Education and so­cio-eco­nomic de­vel­op­ment

The Pak Banker - - 4EDITORIAL - Ja­hangir Hayat

IT is a uni­ver­sally ad­mit­ted fact that education is a linch­pin to make a na­tion eco­nom­i­cally as well as so­cially pros­per­ous but un­for­tu­nately this sphere re­mained a ne­glected zone in our coun­try. From the very in­cep­tion of the coun­try, each and ev­ery gov- ern­ment failed to take this is­sue se­ri­ously which badly af­fected the pace of de­vel­op­ment and growth. And in this re­spect, the in­cum­bent govern­ment is also no ex­cep­tion. In or­der to shine among the gal­ax­ies of the na­tions, our rulers must have to work with the hon­esty of the pur­pose to in­crease lit­er­acy rate.

Sin­ga­pore, lib­er­ated in 1965, ac­cord­ing to a re­port was a small and poor is­land with ex­tremely lim­ited sources. It had short­age of potable wa­ter, rapid pop­u­la­tion growth, very sub­stan­dard hous­ing sec­tor be­sides in­ten­sively ag­gra­vated con­flicts among the religious and eth­nic groups. At that time, there was no com­pul­sory education and it had a small num­ber of high schools, col­lege grad­u­ates and skilled work­ers.

To­day, Sin­ga­pore is a lu­mi­nous as global hub of trade, fi­nance and trans­porta­tion. Its trans­for­ma­tion "from third world to first" only in one gen­er­a­tion is one of Asia's great suc­cess sto­ries. All this hap­pened be­cause the rulers of the is­land set education as their first and fore­most pri­or­ity.

All chil­dren in Sin­ga­pore re­ceive a min­i­mum of 10 years of education in one of the coun­try's 360 schools. Now the stu­dents of the Is­land se­cur­ing top po­si­tions in math­e­mat­ics and sci­ence in­ter­na­tion­ally. In short the Is­land achieved the ex­cel­lence in ed­u­cat­ing its in­hab­i­tants in just one gen­er­a­tion time pe­riod. In the last decade, coun­try made sig­nif­i­cant im­prove­ment in education sec­tor, en­abling the coun­try to at­tain un­prece­dented growth and de­vel­op­ment. Now ac­cord­ing to a UNESCO re­port, Sin­ga­pore's lit­er­acy rate stands al­most 97 per­cent. The Is­land was able to achieve the lit­er­acy rate by un­der­stand­ing the fact that education is in­dis­pen­si­ble to at­tain sus­tain­able eco­nomic growth and de­vel­op­ment. The rulers of Sin­ga­pore made land­mark poli­cies and im­ple­mented them in let­ter and spirit.

In Pak­istan ev­ery govern­ment in­tro­duced poli­cies to in­crease lit­er­acy rate but no im­prove­ment was seen in prac­tice.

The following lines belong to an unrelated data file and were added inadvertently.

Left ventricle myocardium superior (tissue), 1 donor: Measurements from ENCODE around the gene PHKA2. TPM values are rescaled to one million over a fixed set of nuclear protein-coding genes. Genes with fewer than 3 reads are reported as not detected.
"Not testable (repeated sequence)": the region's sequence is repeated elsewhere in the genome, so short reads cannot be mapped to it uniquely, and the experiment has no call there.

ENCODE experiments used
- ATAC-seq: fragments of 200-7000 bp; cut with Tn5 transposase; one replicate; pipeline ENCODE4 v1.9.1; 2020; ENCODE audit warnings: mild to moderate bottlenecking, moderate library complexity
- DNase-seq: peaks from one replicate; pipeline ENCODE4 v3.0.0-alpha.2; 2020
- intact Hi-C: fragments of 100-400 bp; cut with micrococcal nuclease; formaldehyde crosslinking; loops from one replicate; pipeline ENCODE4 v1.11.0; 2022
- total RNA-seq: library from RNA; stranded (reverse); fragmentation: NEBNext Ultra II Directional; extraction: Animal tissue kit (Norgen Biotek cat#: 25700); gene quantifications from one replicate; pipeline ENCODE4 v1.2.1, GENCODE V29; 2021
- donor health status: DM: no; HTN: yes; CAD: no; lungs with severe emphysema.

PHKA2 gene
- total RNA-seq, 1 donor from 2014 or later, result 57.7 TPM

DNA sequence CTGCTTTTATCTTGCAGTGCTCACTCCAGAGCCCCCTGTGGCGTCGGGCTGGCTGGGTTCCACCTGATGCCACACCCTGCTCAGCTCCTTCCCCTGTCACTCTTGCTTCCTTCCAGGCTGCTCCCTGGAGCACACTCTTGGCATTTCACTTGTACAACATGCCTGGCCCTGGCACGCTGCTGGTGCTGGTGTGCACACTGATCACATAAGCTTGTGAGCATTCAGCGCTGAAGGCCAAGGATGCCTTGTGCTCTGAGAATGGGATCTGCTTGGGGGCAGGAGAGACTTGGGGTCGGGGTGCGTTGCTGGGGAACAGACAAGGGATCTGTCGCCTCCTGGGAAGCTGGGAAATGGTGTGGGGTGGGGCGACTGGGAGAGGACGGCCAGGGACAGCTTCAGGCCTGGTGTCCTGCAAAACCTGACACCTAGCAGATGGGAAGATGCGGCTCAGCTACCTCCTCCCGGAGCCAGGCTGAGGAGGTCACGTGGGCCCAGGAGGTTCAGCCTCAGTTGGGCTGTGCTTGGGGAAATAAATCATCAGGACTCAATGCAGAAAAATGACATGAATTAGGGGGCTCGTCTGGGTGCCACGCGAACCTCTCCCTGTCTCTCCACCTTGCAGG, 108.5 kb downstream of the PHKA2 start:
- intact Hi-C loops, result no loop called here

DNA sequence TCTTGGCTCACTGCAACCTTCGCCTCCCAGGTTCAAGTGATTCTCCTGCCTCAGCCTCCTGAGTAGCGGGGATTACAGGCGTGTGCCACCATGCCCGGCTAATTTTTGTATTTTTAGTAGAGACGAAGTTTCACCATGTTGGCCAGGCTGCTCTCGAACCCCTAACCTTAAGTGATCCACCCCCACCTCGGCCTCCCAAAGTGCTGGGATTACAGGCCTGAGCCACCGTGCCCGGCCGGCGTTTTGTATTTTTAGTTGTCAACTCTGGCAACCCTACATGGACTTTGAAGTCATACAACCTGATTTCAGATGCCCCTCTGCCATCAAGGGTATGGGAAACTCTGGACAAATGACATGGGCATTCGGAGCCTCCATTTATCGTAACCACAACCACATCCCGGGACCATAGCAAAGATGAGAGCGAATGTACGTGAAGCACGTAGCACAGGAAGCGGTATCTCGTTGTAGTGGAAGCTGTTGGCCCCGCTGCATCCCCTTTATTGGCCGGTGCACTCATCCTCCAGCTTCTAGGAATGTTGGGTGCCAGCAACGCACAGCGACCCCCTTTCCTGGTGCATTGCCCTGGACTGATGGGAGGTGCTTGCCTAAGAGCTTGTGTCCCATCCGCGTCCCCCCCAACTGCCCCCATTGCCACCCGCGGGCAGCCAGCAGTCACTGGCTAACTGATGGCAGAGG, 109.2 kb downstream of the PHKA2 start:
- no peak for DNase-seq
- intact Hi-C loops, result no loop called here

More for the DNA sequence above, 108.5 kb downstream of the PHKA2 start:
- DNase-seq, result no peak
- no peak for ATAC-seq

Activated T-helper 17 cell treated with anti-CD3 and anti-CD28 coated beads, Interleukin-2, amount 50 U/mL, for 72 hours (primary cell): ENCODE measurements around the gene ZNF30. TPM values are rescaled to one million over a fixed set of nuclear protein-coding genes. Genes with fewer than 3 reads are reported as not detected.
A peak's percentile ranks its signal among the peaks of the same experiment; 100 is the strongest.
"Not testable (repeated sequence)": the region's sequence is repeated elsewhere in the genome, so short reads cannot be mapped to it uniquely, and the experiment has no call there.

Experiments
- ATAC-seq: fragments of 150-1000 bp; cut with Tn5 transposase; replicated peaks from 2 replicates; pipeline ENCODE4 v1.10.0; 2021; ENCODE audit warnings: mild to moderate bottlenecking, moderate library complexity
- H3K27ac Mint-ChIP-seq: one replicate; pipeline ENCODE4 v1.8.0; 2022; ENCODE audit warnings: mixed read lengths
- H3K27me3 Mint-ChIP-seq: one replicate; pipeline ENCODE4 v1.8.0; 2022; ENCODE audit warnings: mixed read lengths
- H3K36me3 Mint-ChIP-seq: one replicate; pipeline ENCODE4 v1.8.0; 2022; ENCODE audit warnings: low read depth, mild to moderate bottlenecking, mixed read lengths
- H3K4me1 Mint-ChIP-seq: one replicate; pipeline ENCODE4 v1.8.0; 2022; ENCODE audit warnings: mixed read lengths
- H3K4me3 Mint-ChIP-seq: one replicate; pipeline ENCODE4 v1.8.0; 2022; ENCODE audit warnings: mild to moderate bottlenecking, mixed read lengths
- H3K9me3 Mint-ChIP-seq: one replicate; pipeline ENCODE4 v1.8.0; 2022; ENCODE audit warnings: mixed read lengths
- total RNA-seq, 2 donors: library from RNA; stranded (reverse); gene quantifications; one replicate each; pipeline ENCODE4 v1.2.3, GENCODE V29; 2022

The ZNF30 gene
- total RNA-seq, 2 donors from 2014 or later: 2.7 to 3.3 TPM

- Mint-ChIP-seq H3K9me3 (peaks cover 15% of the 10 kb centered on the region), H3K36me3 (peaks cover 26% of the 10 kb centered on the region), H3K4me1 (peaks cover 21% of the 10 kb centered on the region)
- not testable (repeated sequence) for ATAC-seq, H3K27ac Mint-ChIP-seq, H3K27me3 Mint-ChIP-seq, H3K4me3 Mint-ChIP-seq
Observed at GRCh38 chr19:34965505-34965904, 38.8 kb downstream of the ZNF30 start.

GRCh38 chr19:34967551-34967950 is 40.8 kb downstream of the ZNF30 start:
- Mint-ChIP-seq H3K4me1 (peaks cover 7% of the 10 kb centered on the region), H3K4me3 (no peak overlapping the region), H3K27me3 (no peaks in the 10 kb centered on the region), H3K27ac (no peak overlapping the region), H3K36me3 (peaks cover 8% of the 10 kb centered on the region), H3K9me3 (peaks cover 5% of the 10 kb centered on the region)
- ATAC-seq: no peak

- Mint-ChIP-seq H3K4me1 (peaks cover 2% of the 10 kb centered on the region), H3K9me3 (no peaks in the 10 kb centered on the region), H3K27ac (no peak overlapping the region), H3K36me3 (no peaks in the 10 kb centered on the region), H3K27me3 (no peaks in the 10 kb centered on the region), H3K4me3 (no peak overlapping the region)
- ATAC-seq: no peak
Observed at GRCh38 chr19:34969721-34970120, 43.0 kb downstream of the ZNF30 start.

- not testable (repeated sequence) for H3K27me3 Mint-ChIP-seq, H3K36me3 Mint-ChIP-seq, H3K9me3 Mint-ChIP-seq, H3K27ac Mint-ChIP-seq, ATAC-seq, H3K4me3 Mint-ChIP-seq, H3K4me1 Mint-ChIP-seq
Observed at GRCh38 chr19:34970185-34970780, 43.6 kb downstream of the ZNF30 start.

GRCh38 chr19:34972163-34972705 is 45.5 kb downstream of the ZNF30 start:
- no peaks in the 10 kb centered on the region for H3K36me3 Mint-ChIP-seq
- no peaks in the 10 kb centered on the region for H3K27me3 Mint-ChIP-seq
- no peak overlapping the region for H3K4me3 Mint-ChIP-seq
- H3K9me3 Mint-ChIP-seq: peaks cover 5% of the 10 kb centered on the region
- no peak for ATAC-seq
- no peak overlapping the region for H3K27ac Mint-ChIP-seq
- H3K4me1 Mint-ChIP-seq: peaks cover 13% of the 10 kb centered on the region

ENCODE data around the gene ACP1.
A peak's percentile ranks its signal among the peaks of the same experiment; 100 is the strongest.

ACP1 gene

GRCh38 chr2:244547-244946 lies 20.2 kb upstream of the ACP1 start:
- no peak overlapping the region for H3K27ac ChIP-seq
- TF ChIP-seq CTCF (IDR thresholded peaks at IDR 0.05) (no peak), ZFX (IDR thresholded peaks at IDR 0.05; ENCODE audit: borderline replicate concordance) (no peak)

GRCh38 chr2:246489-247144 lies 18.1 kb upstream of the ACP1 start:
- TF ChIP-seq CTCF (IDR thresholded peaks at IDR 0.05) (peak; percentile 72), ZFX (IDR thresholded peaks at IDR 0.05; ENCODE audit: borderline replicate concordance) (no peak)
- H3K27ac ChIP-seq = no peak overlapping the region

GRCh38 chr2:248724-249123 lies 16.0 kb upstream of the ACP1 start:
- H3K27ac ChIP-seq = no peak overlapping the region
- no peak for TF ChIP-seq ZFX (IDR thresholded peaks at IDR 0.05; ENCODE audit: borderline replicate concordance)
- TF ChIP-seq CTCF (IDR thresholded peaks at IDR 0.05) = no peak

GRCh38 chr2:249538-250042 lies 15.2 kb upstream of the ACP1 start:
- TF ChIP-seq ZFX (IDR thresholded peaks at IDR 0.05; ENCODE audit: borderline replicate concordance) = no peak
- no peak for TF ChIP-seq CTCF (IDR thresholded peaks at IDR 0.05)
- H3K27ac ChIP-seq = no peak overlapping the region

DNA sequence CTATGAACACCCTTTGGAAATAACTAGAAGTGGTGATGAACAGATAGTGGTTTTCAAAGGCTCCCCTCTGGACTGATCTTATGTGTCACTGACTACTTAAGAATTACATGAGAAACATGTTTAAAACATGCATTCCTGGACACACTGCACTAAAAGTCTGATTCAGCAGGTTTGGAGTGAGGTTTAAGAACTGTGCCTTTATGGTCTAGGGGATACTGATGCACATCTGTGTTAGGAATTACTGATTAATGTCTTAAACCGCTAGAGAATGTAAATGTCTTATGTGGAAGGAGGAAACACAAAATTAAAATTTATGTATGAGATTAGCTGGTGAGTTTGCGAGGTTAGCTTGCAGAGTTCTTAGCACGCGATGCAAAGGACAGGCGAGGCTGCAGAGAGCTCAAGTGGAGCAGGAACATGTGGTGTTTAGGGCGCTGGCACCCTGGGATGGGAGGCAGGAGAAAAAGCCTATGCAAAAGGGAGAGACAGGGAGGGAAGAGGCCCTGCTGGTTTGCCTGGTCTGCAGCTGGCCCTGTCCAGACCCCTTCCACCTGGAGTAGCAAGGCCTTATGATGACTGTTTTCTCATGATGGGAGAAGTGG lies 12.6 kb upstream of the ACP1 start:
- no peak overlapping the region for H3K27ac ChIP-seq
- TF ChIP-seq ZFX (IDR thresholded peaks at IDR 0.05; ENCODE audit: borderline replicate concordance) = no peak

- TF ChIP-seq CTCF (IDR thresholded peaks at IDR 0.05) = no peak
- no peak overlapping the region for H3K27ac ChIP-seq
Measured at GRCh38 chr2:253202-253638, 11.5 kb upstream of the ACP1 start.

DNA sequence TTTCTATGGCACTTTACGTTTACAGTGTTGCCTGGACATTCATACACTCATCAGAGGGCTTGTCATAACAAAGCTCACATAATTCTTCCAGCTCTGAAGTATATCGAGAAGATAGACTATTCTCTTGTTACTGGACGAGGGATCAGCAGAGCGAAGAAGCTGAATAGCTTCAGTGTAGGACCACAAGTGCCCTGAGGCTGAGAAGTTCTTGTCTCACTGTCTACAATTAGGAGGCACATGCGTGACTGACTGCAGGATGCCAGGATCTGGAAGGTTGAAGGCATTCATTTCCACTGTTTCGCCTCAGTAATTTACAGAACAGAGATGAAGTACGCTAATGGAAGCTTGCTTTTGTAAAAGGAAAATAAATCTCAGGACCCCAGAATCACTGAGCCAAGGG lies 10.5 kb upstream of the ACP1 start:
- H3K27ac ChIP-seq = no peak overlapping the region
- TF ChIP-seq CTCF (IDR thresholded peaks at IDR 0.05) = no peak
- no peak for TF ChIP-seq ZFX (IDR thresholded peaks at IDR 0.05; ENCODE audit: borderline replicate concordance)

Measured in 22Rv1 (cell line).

Ac­cord­ing to UNESCO's lat­est re­port Pak­istan's lit­er­acy rate stands at 58.7 per­cent which is far below than other coun­tries in the re­gion.

Bangladesh lit­er­acy rate is 61.5 per­cent, Bhutan 64.9 per­cent, In­dia 71 per­cent and Nepal 64.5 per­cent. In the year 2009 Bangladesh lit­er­acy rate was 53.3 per­cent, Nepal 56.5 and Bhutan 52.8 per­cent.

Ac­cord­ing to the an­nual Pak­istan Education Sta­tis­tics re­port for 20142015, stag­ger­ing 24 mil­lion Pak­istani chil­dren are out of school. Of the 50.8 mil­lion chil­dren aged five to 16 in the coun­try, 47 per­cent do not re­ceive an education. In 2014, In­dex Mundi re­port ranked Pak­istan 199 among 215 coun­tries glob­ally.

What to talk of pro­vi­sion of mod­ern education, ba­sic fa­cil­i­ties in our schools are miss­ing. Ev­ery time huge funds are spent on th­ese fa­cil­i­ties but we never heard the good news that our schools have been pro­vided with the ba­sic fa­cil­i­ties fully. News­pa­pers and tele­vi­sions are con­tin­u­ously ex­pos­ing the rulers claim that they have pro­vided the schools with all ba­sic miss­ing fa­cil­i­ties. Even col­lege stu­dents have to learn in tents with­out desks and four walls of the schools and col­leges es­pe­cially in the far flung ar­eas. Ghost school sys­tem is an­other harsh re­al­ity. Ex­perts have linked this sorry state of education in the coun­try with lack of political will and in­dif­fer­ent at­ti­tude of the rules to­wards the ba­sic need.

They say that the gov­ern­ments in the coun­try made poli­cies to in­crease lit­er­acy rate but in fact failed to im­ple­ment them. Once again all the four provinces have de­vised po­lices to make education free and com­pul­sory to in­crease lit­er­acy rate in 2014.

In this re­gard, the Pun­jab govern­ment passed Free and Com­pul­sory Act 2014. Ac­cord­ing to the Act, the govern­ment will im­part ev­ery child of the age of 5 to 16 free and com­pul­sory education and the par­ents will send their chil­dren to schools fail­ing which the par­ents have to face le­gal ac­tion. Ac­cord­ing to the bill pri­vate schools will en­sure 10 per­cent quota for the de­serv­ing chil­dren.

Re­gard­less of the fact ev­ery govern­ment passed such acts to boost lit­er­acy rate, ac­cord­ing to re­ports, the over­all lit­er­acy rate es­ti­mated at 60 per­cent in 2012-2013, has gone down to 58 per­cent. The govern­ment must un­der­stand the re­al­ity that ba­sic needs come first and lux­u­ries se­cond.

They should set education which is a ba­sic need as their first pri­or­ity. It is need of the hour that for the cause of na­tional de­vel­op­ment and growth both pro­vin­cial and fed­eral govern­ment should join hands to work on war-foot­ing to in­crease lit­er­acy rate to a sig­nif­i­cant level at least within the next five years.

The goal can­not be achieved with­out the proper im­ple­men­ta­tion of po­lices and laws con­trived to in­crease lit­er­acy. Cor­rup­tion is ram­pant in our education sec­tor. Funds al­lo­cated to the education have also not been spent for the cause of education prop­erly. The el­e­ments be­hind the mis­usage of the funds should also be dealt with iron hands.

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